52 in 52: Compete in a triathlon

“52 in 52″ is a list of things that I would like to complete throughout 2014. Click here to the whole list.

I have been exposed to triathlons from an early age. My dad was a big fan of them, and when I was about 12 I helped volunteer at the world famous Mooloolaba Triathlon. I stood proudly in my oversized volunteers shirt, and pointed the competitors towards the transition. After it was all over, I wandered around the transition in awe of all the chaos. Water bottles everywhere, scattered numbers, and the odd person here and there returning to pick up their gear. At the after party, an older girl (probably early 20's) asked me “when are you going to do one?” I said I didn't know, and she said “make sure you do, you have the build for it”.

Many years later in my mid 20's, I mentioned to a friend that I was interested. She agreed, and as chance would have it she knew someone that competed in triathlons that was also a personal trainer. We started training, and then it all fizzled out.

This year I decided it was the year. I had met Mario, who also competed in triathlons, and my fitness level was at an all time high. It was time to push. I contacted my friend again, she said she was keen, and before we had a chance to change our minds we paid for the entry fee.

I started going for longer bike rides, and swimming more frequently. I did more boot camp classes. I didn't run enough, which I would pay for later, but I was training. I was scared. I knew I could make the distances, but I didn't know how fast. I wanted to do well. Really well.

When the day arrived, I had managed to sleep relatively well the night before. We had been down and checked in early the day prior, leaving our bikes in the transition area. I had set up my shoes with the cool new spring laces, and also laid out my clothes in preparation.

I was as ready as I was ever going to be.

We got down there early and headed into transition to set up the rest of our equipment. Mario showed me the best way to lay everything out so that when I came running in I could dress myself super fast and get back out there.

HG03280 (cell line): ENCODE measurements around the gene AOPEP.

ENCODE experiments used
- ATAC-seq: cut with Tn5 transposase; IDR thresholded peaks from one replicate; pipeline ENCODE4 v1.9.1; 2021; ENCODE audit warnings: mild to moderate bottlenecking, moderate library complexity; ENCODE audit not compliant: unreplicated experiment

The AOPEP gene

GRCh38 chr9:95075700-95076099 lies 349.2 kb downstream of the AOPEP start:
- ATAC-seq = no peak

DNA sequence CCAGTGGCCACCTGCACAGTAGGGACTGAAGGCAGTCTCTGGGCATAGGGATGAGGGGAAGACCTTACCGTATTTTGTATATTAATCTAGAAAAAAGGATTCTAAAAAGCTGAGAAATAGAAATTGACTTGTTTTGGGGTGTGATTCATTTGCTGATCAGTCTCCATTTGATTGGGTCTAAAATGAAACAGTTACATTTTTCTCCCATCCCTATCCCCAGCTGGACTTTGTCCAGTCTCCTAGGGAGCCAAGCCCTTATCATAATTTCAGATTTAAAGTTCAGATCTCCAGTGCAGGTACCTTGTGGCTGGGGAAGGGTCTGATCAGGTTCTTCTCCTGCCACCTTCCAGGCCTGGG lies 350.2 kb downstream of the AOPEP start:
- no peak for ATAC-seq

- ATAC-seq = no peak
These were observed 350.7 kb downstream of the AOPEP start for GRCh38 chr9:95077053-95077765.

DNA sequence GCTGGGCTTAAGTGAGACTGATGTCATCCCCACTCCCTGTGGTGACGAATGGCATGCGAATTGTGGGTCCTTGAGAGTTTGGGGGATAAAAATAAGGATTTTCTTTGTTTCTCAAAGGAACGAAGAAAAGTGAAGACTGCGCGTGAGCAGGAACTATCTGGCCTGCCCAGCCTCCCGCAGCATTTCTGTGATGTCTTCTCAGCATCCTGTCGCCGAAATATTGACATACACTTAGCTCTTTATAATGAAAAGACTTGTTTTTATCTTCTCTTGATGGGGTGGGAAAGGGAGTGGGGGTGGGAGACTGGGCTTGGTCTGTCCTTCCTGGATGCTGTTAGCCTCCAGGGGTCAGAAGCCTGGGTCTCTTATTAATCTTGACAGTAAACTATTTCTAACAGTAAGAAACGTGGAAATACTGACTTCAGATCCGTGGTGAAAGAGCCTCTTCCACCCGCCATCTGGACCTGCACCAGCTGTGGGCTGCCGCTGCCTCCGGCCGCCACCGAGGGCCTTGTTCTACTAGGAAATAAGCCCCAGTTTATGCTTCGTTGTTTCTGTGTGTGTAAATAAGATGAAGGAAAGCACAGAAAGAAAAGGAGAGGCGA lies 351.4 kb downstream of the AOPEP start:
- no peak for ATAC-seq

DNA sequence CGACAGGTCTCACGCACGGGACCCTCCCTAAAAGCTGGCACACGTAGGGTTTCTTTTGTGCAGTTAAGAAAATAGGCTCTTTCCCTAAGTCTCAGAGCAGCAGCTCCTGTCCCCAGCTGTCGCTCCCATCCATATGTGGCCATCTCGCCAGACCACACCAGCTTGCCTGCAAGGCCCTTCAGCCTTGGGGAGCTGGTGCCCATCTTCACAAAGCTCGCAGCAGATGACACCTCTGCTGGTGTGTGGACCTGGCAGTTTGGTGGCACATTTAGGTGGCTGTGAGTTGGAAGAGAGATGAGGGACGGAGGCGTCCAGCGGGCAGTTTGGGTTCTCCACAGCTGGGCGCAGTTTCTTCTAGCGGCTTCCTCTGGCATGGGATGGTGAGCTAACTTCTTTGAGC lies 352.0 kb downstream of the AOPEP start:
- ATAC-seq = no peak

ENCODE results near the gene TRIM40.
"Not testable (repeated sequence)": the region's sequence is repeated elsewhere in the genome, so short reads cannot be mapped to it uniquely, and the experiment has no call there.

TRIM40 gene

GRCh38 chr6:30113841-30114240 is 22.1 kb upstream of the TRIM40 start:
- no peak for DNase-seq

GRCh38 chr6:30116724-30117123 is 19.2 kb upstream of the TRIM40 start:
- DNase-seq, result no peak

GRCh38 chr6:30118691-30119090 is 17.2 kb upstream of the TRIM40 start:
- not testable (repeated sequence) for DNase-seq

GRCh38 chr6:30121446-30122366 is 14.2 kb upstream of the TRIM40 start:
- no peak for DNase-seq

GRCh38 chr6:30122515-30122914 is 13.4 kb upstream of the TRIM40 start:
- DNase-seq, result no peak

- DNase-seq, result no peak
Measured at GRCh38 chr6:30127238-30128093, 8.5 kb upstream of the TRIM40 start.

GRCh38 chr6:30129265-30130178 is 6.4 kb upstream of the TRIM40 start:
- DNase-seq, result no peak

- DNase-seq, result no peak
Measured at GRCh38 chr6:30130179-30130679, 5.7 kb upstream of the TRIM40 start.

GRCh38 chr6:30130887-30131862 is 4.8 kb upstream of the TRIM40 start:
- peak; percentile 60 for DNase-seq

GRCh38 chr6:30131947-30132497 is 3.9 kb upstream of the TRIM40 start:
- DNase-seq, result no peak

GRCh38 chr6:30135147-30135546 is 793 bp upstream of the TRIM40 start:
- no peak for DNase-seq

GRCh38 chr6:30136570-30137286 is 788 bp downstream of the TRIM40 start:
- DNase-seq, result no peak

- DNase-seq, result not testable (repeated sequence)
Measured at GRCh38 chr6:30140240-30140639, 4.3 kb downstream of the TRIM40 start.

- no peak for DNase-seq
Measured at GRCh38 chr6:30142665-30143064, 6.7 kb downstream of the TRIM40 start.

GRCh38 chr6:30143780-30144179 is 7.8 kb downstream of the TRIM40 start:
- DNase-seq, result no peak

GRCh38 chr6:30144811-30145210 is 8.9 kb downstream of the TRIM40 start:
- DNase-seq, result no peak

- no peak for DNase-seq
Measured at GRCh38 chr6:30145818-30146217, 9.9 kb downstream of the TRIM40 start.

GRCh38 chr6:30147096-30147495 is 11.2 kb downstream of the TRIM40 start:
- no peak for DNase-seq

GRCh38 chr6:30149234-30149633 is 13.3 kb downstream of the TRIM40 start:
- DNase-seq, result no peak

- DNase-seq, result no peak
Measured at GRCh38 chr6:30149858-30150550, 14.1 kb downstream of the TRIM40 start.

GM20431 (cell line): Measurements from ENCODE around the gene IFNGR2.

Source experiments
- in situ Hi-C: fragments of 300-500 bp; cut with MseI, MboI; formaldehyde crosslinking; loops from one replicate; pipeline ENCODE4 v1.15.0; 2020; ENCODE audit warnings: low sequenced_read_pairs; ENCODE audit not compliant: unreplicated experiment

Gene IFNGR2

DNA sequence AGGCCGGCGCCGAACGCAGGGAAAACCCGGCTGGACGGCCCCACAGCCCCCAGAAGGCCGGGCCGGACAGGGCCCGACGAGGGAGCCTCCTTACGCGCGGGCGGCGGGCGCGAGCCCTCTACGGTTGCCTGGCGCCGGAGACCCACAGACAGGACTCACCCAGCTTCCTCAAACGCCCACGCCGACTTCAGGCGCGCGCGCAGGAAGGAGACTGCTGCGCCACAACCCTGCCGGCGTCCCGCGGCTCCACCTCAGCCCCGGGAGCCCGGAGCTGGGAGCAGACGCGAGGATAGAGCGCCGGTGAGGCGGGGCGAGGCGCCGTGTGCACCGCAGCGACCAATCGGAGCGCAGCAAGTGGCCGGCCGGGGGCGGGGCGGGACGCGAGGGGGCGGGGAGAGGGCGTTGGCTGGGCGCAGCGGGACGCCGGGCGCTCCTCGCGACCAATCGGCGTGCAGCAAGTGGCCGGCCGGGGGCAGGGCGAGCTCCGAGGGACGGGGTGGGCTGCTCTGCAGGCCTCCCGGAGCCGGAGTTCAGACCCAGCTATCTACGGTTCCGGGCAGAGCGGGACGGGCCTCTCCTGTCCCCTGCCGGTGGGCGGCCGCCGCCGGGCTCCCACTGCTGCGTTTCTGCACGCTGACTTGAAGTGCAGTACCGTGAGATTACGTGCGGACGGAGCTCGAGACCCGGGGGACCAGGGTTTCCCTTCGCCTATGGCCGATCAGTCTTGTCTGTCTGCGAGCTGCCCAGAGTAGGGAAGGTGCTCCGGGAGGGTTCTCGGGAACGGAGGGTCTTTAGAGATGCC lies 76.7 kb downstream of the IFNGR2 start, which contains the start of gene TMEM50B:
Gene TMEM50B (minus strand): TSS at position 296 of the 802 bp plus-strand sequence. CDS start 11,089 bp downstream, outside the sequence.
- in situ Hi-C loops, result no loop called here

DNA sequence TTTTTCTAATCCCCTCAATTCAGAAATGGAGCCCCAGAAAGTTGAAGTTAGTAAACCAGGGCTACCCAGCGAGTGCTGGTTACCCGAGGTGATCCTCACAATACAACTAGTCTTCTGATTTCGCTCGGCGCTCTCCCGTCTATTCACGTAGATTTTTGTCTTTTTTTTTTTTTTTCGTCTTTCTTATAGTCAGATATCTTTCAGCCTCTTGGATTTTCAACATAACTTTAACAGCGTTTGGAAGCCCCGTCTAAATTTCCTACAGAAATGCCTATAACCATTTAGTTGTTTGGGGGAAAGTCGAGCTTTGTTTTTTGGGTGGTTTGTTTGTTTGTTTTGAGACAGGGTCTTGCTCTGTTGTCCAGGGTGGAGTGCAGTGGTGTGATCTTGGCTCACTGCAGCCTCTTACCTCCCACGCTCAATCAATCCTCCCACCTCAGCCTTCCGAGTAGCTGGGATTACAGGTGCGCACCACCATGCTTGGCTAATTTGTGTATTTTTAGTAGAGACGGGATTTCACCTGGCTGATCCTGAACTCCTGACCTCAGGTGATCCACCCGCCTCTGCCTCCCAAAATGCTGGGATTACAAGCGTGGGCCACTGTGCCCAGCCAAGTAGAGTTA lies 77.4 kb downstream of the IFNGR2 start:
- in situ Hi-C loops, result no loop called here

We had arrived just after 6 and our race wave didn't start until after 9, so we had plenty of time to kill. We watched the earlier competitors take off, caught up with a workmate and his wife, both also competing, and generally sat around being nervous. Finally it was time to go.

As luck would have it, a slight drizzle came down just as we were entering the water for the swim. It was so cold. I was nervous about swimming in the group as I'd heard stories of the kicking and pushing that went on, so ended up hanging out the back. It would be my undoing as it meant I struggled to find my way and kept swimming in the wrong direction (basically just veering off to the right all the time and constantly having to correct myself, adding about 300m to the swim leg). I also didn't get the benefit of the “pull” effect when swimming in the group, which is meant to make the swim section much easier. That combined with the fact we were swimming against the current meant the swim was tough. I ended up coming out of the water after 12mins for the 400m swim, certainly not my best time, although you can't really compare open water swimming with laps in a pool.

The transition was easier than I expected. I went in, strapped on my number belt (making sure the number was behind me for the bike leg), socks and shoes on, helmet on, sunnies on, and out I went. I think all-in-all I took about 2mins?